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2011 Forty Under 40: Aaron D. Johnson

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About me...
Aaron D. Johnson
Vice president-integration
Citizens Energy Group
39
Web sites:
Social media:
On my hip:
Droid 2
Most-used apps:
CNBC
Bloomberg
Drudge Easy
Euchre
Chuck Norris Facts
Favorite stuff:
My daughter's playful imagination; my son's sense of humor; my wife's unconditional love; playing Call of Duty with the kids on the Xbox; playing and listening to music; discussing business and politics; and TV shows, including "Seinfeld," "The Office,""Family Guy" and "King of the Hill"
 

Aaron Johnson’s handiwork is all over one of the biggest local deals of 2010—Citizen Energy Group’s nearly $2 billion acquisition of Indianapolis’ water and wastewater systems. He served as lead negotiator and architect of the purchase.

Johnson also has negotiated and structured a $300 million gas bond that will save residents of Indianapolis, Lapel and Batesville approximately $25 million, and he managed a $90 million working capital portfolio for the Indianapolis-based company.

“Citizens has given me a lot of opportunity,” he said. “Because I’m curious, I like to do a lot of different things. You can’t call me just a lawyer or a finance guy. I just work on the various projects. That’s one of the great things about this organization—if you’ve got a passion for a particular area, they’re more than happy to nurture their folks and nurture out-of-the-box activities” that might not necessarily fit within a job description.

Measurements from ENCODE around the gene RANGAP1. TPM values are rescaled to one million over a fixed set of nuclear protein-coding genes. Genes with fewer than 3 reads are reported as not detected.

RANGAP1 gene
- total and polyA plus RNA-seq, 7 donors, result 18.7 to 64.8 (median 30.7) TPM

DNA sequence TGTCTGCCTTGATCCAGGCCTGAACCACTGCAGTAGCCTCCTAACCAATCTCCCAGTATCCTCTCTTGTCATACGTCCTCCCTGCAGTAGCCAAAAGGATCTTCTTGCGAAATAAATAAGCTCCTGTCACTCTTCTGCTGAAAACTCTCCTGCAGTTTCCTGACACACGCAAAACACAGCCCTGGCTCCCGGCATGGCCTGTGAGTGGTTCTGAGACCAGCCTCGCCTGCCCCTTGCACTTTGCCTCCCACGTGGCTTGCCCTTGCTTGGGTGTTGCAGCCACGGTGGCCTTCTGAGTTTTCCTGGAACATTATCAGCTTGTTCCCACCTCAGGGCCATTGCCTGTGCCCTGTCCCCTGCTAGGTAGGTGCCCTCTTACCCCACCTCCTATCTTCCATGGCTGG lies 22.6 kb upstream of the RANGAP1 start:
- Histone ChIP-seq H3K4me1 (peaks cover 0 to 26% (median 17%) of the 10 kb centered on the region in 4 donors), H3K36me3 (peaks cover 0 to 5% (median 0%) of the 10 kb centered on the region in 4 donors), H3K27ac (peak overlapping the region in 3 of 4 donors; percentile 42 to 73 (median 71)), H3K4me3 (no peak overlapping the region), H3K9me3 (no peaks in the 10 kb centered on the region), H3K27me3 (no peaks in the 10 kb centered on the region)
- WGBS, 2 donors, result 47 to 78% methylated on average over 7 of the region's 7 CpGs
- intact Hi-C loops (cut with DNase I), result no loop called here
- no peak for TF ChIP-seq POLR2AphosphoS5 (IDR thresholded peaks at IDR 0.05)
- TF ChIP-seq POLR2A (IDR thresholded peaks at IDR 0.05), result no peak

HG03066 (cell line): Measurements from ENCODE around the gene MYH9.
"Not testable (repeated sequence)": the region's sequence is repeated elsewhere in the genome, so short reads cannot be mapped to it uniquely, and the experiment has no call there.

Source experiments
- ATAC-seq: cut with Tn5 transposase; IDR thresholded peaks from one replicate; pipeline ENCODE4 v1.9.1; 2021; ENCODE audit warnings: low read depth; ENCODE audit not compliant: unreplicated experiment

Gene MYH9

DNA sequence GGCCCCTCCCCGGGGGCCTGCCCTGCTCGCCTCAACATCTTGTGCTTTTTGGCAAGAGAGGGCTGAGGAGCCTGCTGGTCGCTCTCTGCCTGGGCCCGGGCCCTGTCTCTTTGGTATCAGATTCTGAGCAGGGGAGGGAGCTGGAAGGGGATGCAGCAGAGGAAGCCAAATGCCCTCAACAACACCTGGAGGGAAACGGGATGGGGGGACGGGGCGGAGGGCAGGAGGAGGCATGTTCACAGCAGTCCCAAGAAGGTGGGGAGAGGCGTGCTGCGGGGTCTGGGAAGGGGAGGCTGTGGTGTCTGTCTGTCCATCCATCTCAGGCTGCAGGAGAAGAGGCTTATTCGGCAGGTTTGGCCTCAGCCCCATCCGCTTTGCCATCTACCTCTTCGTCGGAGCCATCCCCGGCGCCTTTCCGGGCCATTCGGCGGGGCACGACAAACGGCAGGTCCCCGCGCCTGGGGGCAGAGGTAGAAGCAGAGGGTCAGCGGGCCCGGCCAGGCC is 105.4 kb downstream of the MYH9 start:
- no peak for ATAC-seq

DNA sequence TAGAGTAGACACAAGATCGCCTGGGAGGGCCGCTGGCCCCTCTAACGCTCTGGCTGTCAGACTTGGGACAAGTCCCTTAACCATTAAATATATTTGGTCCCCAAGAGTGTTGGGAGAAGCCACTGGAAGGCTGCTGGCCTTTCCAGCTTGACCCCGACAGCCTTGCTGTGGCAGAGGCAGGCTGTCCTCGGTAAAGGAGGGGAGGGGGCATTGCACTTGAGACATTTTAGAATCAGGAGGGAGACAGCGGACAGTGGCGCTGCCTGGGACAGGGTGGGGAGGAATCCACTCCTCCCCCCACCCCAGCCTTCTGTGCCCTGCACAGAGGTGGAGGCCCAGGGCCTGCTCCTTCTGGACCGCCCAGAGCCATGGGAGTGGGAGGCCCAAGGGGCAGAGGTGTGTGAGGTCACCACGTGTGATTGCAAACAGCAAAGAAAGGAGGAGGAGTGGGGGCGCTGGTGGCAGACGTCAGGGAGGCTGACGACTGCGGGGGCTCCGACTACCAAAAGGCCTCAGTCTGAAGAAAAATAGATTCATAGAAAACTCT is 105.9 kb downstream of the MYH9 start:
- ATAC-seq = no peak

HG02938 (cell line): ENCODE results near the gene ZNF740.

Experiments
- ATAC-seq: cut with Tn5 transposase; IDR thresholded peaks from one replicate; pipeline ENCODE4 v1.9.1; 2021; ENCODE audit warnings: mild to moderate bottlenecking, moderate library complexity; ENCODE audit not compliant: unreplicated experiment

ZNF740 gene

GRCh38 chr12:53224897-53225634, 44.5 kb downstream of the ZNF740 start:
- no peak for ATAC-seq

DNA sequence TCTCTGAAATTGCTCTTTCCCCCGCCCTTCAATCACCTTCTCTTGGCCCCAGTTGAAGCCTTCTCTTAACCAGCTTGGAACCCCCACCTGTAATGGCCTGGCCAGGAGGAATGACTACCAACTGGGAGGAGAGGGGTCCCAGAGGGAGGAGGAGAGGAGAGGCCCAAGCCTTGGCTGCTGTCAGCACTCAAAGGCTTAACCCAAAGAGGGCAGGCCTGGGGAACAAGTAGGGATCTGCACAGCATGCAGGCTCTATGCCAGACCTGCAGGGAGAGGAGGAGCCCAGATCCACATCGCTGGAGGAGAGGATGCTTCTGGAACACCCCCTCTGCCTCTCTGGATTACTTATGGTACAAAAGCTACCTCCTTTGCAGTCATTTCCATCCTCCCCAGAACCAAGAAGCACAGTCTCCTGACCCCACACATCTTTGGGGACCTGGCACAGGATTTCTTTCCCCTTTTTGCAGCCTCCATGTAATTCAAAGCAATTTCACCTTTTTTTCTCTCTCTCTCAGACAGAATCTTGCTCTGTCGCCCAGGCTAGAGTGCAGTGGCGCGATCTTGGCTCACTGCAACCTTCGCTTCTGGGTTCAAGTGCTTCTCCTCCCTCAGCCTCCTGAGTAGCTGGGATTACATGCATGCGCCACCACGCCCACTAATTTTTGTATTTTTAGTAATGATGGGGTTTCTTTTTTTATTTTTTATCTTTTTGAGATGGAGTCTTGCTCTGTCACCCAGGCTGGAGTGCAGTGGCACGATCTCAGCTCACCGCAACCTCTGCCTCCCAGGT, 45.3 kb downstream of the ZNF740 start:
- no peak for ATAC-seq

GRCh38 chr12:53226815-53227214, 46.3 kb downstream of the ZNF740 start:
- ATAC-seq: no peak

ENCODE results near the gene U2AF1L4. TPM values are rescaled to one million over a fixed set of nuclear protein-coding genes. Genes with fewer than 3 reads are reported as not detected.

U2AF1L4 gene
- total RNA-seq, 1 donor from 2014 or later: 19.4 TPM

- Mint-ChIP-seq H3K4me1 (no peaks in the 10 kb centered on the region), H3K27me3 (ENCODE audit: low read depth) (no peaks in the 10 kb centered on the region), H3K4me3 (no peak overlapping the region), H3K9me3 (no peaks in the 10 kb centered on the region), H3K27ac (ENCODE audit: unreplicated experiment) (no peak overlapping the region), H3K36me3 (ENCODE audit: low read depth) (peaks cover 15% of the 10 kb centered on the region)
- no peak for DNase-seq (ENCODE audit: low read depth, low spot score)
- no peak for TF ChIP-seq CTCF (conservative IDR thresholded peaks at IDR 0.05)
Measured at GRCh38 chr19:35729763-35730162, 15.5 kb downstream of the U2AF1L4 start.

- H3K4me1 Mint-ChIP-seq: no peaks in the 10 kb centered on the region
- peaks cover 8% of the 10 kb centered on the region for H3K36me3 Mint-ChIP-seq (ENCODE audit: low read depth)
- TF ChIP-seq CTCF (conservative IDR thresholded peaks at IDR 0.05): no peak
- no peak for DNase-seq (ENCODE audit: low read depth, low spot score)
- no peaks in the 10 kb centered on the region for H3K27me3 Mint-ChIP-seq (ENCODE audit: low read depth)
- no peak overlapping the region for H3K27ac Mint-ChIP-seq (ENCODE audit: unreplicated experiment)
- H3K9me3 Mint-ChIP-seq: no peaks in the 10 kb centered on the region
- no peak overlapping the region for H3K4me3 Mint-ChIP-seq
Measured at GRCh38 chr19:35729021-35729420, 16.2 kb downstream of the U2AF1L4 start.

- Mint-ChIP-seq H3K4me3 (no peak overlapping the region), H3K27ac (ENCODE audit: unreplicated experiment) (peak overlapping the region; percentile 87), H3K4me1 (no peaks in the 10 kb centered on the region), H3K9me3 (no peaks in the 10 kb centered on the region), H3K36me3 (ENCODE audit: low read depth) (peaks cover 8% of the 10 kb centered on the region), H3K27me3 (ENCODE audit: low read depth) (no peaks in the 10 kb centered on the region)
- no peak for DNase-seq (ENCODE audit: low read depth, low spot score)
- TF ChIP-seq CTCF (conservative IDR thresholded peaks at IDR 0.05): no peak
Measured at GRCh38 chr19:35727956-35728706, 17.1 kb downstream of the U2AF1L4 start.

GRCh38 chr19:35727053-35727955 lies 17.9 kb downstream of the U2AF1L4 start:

Johnson’s parents both worked for Citizens back when it was Citizens Gas & Coke Utility, and he got a part-time job there in customer service while studying accounting at IUPUI. After graduation, he spent 2-1/2 years with Carmel insurer Conseco Inc. while attending law school at Indiana University-Bloomington at night. (He also graduated from the Kelley School of Business in 2004.)

Citizens hired him as the company was branching into subsidiary operations and needed someone in accounting. He started in finance, then moved into the legal department.

Johnson described his life as “a bit of a paradox.” He works around people who are mostly older and he serves as a member of the Indianapolis Legal Aid Society board. Then he goes home and spends time with his wife, teenage son and pre-teen daughter “playing Xbox and watching juvenile comedy shows.”

“I have a strong commitment to my wife, our children and our church,” he said.•

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